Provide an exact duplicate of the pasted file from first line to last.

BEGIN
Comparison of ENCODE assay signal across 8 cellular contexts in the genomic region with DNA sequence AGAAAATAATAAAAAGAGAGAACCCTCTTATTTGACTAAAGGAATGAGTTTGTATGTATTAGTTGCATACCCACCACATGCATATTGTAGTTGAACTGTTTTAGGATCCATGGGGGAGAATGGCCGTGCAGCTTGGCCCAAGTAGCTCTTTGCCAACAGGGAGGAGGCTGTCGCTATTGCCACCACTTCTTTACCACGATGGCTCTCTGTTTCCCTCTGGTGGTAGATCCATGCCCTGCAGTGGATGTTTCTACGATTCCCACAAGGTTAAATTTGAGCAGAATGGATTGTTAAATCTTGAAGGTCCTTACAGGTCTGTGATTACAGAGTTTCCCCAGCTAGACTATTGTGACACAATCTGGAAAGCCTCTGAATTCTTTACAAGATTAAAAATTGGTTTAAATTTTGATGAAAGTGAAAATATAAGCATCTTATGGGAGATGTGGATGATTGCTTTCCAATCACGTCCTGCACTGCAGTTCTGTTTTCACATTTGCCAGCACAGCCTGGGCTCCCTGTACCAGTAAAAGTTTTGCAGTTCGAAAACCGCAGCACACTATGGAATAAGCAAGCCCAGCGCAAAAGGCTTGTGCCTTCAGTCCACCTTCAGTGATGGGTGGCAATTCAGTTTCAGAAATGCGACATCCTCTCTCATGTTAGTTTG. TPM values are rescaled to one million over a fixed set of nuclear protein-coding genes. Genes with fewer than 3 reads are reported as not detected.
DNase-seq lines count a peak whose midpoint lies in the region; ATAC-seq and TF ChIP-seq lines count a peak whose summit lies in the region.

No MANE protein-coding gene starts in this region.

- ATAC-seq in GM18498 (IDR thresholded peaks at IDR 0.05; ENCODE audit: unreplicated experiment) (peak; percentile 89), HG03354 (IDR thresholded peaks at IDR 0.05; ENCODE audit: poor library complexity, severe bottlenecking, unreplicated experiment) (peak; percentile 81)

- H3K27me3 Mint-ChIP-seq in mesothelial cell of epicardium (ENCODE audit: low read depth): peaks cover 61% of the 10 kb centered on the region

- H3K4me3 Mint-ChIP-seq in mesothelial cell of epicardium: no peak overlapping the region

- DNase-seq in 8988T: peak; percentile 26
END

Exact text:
Comparison of ENCODE assay signal across 8 cellular contexts in the genomic region with DNA sequence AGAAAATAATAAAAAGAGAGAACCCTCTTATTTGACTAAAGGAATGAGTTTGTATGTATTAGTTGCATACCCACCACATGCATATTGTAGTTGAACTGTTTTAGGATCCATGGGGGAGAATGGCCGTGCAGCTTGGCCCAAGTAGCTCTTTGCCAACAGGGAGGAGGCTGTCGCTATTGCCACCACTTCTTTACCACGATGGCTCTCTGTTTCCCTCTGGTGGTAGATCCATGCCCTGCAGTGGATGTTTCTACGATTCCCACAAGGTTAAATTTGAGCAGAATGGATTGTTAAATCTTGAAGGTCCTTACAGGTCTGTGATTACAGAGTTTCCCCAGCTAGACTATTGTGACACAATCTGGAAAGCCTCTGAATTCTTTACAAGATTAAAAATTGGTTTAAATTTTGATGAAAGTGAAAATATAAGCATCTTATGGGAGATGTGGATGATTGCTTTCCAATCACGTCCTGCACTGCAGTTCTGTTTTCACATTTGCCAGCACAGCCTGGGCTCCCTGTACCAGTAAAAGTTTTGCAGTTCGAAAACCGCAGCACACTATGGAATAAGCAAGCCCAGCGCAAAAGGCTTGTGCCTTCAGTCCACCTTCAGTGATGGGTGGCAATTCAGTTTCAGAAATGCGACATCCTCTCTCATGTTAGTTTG. TPM values are rescaled to one million over a fixed set of nuclear protein-coding genes. Genes with fewer than 3 reads are reported as not detected.
DNase-seq lines count a peak whose midpoint lies in the region; ATAC-seq and TF ChIP-seq lines count a peak whose summit lies in the region.

No MANE protein-coding gene starts in this region.

- ATAC-seq in GM18498 (IDR thresholded peaks at IDR 0.05; ENCODE audit: unreplicated experiment) (peak; percentile 89), HG03354 (IDR thresholded peaks at IDR 0.05; ENCODE audit: poor library complexity, severe bottlenecking, unreplicated experiment) (peak; percentile 81)

- H3K27me3 Mint-ChIP-seq in mesothelial cell of epicardium (ENCODE audit: low read depth): peaks cover 61% of the 10 kb centered on the region

- H3K4me3 Mint-ChIP-seq in mesothelial cell of epicardium: no peak overlapping the region

- DNase-seq in 8988T: peak; percentile 26